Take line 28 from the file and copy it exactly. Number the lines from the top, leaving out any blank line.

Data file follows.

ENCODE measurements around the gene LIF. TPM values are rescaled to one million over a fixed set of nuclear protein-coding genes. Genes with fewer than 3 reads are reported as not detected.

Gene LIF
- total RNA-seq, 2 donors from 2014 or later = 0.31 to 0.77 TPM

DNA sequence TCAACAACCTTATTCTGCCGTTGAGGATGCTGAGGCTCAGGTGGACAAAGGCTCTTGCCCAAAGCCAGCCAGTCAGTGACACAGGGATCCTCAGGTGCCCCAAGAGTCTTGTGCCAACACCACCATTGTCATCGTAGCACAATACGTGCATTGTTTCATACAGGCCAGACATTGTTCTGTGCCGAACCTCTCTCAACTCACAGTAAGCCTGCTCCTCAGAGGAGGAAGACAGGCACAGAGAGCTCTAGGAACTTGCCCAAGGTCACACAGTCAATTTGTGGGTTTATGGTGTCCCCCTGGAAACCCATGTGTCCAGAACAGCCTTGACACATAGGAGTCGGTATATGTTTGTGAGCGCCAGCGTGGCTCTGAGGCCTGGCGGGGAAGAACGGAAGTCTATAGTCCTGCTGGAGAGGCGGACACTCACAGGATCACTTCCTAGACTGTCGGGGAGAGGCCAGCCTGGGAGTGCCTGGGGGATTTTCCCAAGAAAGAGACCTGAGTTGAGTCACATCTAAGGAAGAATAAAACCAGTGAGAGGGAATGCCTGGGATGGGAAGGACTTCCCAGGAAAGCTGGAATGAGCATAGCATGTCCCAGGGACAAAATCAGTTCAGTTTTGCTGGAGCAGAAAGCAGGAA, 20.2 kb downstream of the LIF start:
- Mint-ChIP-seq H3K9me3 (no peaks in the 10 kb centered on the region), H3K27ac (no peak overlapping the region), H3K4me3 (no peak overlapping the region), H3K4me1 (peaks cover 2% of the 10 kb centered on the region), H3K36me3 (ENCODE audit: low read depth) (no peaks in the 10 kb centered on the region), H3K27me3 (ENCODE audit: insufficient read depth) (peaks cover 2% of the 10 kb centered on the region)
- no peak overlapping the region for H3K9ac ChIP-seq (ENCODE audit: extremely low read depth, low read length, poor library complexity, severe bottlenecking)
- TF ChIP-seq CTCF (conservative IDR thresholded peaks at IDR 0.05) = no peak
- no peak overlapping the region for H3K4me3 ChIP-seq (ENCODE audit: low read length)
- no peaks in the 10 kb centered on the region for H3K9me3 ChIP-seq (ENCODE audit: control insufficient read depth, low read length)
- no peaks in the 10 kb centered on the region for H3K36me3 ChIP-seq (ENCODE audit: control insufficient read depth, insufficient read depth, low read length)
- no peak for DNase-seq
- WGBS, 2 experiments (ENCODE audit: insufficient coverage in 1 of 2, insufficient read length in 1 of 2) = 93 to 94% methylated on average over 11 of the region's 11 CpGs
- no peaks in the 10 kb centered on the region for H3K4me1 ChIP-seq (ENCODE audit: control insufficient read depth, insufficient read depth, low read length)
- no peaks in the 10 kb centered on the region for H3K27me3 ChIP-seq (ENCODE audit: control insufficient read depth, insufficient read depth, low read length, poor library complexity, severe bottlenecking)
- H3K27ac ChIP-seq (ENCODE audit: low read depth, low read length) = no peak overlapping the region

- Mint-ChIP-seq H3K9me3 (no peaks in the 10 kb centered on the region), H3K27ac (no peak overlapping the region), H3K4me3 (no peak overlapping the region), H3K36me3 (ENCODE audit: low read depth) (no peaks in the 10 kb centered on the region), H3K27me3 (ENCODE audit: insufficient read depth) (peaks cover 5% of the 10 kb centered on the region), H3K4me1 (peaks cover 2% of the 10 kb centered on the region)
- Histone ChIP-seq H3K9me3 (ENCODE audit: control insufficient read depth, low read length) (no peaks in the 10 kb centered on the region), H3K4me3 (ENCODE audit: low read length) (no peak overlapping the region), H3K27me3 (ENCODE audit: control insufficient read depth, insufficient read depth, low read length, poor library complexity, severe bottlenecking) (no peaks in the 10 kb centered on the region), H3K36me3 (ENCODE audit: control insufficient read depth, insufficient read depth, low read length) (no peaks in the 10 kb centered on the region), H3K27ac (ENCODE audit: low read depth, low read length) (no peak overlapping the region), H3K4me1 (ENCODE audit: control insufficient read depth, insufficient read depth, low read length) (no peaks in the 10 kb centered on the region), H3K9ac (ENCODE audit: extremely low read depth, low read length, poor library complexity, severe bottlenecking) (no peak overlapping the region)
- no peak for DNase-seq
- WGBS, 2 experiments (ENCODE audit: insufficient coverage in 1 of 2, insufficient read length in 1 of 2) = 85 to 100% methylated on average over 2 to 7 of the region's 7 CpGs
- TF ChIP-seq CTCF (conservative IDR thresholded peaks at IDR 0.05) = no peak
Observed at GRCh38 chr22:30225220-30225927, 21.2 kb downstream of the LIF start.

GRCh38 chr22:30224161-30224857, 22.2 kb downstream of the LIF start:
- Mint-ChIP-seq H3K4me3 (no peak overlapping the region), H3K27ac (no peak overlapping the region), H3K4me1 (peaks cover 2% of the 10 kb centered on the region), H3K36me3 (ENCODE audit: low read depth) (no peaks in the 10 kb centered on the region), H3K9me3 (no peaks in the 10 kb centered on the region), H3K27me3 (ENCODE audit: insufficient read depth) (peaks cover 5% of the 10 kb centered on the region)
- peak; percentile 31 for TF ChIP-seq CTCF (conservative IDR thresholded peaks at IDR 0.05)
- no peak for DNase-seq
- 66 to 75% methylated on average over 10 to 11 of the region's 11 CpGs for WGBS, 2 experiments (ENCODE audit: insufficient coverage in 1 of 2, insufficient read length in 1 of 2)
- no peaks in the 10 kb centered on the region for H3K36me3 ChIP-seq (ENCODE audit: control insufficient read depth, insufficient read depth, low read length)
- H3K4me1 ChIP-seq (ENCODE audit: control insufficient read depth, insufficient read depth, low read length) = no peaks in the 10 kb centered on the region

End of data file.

- H3K4me1 ChIP-seq (ENCODE audit: control insufficient read depth, insufficient read depth, low read length) = no peaks in the 10 kb centered on the region